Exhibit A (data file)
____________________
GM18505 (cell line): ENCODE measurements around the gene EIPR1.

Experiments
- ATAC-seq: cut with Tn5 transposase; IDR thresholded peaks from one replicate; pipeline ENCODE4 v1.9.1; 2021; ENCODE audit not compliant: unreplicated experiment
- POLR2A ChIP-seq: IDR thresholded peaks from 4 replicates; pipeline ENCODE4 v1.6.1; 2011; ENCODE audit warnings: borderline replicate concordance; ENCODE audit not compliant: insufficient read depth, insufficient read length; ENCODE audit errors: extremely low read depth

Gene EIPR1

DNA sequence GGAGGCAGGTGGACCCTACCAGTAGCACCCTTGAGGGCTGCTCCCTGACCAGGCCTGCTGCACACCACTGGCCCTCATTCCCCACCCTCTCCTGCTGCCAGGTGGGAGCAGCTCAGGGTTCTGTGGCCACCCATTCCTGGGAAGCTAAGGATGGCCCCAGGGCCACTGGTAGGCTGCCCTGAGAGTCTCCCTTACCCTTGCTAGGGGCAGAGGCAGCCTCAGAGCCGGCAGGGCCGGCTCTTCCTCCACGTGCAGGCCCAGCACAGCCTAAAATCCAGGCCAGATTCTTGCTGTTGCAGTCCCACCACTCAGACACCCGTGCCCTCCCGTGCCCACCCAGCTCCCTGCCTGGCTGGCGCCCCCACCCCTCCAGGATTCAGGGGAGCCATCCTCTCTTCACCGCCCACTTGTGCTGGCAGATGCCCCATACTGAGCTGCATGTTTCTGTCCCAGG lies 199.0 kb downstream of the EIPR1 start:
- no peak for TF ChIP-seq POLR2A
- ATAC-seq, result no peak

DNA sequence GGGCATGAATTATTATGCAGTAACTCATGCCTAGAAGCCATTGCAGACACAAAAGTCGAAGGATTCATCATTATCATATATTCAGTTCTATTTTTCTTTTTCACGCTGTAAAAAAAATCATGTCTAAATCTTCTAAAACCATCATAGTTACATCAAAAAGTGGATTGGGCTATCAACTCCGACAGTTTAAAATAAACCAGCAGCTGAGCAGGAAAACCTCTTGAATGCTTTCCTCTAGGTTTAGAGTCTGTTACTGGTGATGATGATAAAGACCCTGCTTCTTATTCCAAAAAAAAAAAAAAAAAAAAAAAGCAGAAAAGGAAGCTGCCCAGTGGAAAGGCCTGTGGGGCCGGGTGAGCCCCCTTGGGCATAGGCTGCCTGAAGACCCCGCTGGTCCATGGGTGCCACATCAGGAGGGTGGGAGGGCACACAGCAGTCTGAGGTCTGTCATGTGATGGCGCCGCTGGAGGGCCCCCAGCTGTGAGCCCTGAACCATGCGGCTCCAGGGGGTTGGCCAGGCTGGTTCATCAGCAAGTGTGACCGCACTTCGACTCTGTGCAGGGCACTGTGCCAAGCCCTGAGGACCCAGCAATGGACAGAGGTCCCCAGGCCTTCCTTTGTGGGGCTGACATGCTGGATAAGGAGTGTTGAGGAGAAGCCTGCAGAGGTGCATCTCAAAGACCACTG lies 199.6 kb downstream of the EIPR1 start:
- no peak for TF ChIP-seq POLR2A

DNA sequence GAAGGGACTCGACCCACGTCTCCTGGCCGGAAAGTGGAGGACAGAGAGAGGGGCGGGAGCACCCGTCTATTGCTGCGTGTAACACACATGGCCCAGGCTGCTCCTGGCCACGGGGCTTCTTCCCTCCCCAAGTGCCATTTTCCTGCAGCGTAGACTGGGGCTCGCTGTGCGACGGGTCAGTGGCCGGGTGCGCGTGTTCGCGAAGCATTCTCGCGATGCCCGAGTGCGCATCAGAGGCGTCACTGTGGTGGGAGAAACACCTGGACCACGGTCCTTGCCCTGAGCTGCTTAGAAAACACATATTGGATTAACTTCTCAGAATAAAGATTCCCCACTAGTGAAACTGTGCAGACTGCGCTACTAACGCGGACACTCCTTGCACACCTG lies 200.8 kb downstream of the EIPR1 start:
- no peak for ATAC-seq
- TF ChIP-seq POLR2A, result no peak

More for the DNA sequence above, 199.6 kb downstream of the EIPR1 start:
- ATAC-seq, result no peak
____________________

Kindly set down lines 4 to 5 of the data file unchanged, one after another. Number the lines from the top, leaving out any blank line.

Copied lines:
- POLR2A ChIP-seq: IDR thresholded peaks from 4 replicates; pipeline ENCODE4 v1.6.1; 2011; ENCODE audit warnings: borderline replicate concordance; ENCODE audit not compliant: insufficient read depth, insufficient read length; ENCODE audit errors: extremely low read depth

Gene EIPR1